Human Rights House Foundation

United Kingdom

Image: Singh 
Copyright: www.independent.co.uk

Freedom of expression vs right to reputation: rebalancing?

A court ruling today affirmed popular science writer Simon Singh’s, right, right to free expression. He has been granted leave to appeal in the libel action brought against him by the British Chiropractic Association.

Wednesday, 14 October 2009, by HRH in London, based on www.indexoncensorship.org

The ruling by Lord Justice Laws grants Singh leave to appeal Mr Justice Eady’s ruling against him.

In a scathing rebuttal of Mr Justice Eady’s previous judgement in the case, Lord Justice Laws said Eady had risked swinging the balance of rights too far in favour of the right to reputation and against the right to free expression. Mr Justice Laws described Eady’s judgement, centred on Singh’s use of the word “bogus” in an article published by the Guardian newspaper, as “legally erroneous”.

Laws also pointed out that Eady’s judgement had conflated two issues — the meaning of the phrases complained of, and the issue of whether the article was presented as fact or fair comment.

Laws said there was “no question” of the “good faith” of Singh in writing the article, as the matter was “clearly in the public interest”.

Speaking after the judgement, Singh told Index on Censorship this was the “best possible result”.

“But I try not to get my hopes up,” he continued. “We have only won leave to appeal. Now we must convince the court of appeal on the issue of meaning. There is a long battle ahead. Reform of English libel laws, particularly the right to a public interest defence and a fairer costs structure, are vital.”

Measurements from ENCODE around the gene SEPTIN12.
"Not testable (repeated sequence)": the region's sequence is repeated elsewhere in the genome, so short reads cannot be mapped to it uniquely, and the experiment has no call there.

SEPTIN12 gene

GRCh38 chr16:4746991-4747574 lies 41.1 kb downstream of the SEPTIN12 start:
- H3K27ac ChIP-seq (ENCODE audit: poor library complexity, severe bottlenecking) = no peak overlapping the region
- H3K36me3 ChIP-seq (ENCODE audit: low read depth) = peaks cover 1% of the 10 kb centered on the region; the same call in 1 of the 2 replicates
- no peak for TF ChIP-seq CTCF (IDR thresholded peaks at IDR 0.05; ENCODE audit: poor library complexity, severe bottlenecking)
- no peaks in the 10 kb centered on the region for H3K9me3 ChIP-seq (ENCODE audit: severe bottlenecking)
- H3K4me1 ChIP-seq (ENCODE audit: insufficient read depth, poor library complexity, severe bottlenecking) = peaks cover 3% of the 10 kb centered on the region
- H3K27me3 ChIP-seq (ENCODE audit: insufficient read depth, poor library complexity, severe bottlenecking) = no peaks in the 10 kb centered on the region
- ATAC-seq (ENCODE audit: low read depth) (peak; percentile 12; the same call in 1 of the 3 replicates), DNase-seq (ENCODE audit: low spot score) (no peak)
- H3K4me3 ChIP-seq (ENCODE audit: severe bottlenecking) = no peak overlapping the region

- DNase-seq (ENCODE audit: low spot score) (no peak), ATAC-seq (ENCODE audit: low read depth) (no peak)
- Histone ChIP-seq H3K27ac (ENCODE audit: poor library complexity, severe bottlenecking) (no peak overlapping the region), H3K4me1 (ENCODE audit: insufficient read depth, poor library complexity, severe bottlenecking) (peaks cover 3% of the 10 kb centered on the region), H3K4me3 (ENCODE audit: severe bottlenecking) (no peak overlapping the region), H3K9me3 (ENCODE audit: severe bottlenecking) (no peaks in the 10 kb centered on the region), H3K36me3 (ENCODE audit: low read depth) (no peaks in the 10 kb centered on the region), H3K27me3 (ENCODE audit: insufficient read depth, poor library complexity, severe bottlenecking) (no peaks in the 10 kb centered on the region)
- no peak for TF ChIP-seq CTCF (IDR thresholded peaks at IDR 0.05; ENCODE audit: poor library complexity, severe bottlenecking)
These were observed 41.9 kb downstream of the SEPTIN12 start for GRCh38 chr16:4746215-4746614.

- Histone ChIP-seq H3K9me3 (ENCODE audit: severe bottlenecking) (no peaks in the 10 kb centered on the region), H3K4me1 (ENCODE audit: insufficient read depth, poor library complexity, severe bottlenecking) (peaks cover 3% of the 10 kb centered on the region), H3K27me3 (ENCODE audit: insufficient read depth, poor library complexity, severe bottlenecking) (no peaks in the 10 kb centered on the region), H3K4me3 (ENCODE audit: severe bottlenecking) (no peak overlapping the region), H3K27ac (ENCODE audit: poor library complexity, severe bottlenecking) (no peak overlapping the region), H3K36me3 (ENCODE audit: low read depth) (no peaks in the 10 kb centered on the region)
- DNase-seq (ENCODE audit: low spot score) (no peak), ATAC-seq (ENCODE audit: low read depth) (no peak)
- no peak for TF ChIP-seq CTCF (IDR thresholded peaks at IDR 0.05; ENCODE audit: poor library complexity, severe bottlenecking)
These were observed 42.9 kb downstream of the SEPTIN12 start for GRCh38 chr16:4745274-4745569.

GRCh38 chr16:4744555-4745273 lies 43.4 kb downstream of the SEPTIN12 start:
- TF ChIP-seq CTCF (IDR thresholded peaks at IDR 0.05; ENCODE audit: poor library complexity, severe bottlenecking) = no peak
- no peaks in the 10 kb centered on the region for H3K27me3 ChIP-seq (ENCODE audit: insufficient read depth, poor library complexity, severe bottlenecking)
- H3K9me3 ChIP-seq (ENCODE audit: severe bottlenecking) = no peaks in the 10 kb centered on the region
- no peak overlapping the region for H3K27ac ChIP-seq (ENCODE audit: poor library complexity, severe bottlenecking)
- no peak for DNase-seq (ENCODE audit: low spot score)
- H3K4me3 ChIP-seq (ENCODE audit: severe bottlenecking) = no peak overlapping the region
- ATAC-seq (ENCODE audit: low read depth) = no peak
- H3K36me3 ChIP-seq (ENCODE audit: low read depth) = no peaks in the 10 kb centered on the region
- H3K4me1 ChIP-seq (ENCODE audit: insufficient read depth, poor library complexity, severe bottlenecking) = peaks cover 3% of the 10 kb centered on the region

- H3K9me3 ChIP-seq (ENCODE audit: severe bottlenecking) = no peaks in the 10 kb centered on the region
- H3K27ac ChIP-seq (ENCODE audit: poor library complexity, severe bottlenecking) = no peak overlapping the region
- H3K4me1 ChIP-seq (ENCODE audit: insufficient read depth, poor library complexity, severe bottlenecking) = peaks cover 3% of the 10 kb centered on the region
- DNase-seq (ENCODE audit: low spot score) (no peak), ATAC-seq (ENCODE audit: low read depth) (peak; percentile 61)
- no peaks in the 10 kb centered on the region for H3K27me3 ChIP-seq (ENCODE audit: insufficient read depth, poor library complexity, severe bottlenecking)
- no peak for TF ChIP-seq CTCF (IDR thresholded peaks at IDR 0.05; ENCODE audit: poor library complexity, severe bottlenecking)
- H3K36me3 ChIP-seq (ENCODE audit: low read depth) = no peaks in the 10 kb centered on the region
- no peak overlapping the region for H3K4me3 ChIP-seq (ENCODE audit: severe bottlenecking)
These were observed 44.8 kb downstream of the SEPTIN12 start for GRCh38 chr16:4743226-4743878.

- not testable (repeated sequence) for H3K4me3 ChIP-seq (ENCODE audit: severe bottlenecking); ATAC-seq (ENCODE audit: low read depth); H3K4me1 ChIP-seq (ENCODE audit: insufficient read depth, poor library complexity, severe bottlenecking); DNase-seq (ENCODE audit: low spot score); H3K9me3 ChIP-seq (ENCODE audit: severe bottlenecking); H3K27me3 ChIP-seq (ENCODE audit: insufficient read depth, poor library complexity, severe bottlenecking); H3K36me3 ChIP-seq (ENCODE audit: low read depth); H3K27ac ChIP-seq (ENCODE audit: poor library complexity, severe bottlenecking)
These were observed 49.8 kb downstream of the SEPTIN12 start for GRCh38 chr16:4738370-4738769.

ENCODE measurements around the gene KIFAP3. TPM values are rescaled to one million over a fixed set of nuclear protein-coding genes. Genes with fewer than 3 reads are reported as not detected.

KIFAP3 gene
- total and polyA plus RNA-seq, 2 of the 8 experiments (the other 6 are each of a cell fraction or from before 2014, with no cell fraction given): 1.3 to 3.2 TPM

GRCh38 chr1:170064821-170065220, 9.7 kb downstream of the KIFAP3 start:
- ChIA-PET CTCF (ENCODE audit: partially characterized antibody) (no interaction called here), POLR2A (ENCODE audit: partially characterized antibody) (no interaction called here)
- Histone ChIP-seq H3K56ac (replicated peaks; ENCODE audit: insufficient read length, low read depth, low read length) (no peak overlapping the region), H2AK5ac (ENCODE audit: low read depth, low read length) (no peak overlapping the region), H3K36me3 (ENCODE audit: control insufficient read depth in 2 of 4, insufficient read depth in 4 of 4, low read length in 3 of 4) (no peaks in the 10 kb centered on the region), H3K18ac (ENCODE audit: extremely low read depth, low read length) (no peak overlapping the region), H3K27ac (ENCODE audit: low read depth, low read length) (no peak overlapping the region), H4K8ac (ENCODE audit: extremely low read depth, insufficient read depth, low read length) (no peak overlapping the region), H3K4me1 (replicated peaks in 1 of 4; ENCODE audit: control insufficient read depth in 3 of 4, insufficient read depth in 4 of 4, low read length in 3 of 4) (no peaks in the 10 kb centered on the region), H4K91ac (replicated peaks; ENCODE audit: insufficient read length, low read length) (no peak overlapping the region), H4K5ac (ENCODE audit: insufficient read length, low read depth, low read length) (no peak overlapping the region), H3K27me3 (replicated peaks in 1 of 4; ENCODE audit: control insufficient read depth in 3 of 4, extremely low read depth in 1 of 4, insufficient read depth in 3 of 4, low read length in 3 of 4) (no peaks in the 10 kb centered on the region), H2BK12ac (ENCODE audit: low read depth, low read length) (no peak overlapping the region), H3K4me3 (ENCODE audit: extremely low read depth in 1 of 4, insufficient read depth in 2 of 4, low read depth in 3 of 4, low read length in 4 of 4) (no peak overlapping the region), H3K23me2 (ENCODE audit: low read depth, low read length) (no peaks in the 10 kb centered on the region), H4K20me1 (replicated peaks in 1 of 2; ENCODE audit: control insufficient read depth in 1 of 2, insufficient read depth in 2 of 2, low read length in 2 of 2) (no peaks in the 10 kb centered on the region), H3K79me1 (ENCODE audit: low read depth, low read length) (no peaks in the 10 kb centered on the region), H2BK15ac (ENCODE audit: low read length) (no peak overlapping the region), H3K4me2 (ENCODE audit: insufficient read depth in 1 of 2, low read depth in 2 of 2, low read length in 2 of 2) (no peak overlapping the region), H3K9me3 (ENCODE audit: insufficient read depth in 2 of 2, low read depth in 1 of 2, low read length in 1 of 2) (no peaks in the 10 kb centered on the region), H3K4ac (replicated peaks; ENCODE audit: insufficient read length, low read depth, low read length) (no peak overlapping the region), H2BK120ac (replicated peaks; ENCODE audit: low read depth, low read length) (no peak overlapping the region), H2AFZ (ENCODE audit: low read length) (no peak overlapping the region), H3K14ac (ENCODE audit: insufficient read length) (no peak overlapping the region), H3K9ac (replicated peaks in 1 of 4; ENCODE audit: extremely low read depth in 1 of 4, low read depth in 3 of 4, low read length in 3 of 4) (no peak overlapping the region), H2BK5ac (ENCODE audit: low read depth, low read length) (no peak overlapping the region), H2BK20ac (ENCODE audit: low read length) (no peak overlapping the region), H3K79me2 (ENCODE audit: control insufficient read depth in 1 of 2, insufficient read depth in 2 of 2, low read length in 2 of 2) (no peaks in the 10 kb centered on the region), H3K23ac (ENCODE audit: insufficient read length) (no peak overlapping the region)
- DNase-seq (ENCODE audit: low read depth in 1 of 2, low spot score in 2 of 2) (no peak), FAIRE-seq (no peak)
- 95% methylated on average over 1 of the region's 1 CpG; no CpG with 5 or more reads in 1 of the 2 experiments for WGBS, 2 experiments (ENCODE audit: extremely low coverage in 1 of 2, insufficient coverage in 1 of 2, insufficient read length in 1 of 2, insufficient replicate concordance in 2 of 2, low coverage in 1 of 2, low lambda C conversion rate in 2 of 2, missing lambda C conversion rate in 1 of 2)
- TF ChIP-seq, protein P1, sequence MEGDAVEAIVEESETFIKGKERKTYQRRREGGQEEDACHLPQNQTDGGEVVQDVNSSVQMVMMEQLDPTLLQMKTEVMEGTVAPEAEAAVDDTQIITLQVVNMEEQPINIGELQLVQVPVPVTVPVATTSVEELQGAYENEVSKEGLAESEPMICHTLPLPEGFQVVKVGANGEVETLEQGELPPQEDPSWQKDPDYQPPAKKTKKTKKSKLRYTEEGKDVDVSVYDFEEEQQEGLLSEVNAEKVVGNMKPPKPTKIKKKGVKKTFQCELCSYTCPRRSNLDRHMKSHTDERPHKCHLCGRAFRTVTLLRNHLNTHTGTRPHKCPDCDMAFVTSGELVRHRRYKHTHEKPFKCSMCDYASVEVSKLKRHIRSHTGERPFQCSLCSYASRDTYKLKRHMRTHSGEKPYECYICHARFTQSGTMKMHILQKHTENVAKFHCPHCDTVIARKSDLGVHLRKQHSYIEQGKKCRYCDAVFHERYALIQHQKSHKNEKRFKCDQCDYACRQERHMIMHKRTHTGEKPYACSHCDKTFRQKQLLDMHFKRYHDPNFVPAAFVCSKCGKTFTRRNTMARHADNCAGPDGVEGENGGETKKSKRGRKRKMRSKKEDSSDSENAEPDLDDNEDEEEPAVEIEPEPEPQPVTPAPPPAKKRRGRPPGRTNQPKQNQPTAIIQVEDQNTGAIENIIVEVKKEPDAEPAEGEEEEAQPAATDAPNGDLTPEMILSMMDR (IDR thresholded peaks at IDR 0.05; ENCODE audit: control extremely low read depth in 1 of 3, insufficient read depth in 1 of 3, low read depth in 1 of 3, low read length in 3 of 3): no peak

The BCA was not represented at this morning’s hearing.

Background

Singh is being sued for defamation by the BCA, following the publication of a piece in the Guardian last year questioning the association’s claims about the effectiveness of certain treatments. Mr Justice Eady had ruled that the author's use of the word "bogus" implied that the BCA deliberately endorsed treatments they knew to be questionable.

Singh was initially refused leave to appeal.

Index on Censorship is campaigning with English PEN to reform the libel laws and will be publishing its recommendations on 10 November.

The charity, Sense abour Science (SaS), has started a campaign to Keep the Libel Laws out of Science.

HRH in London, based on www.indexoncensorship.org

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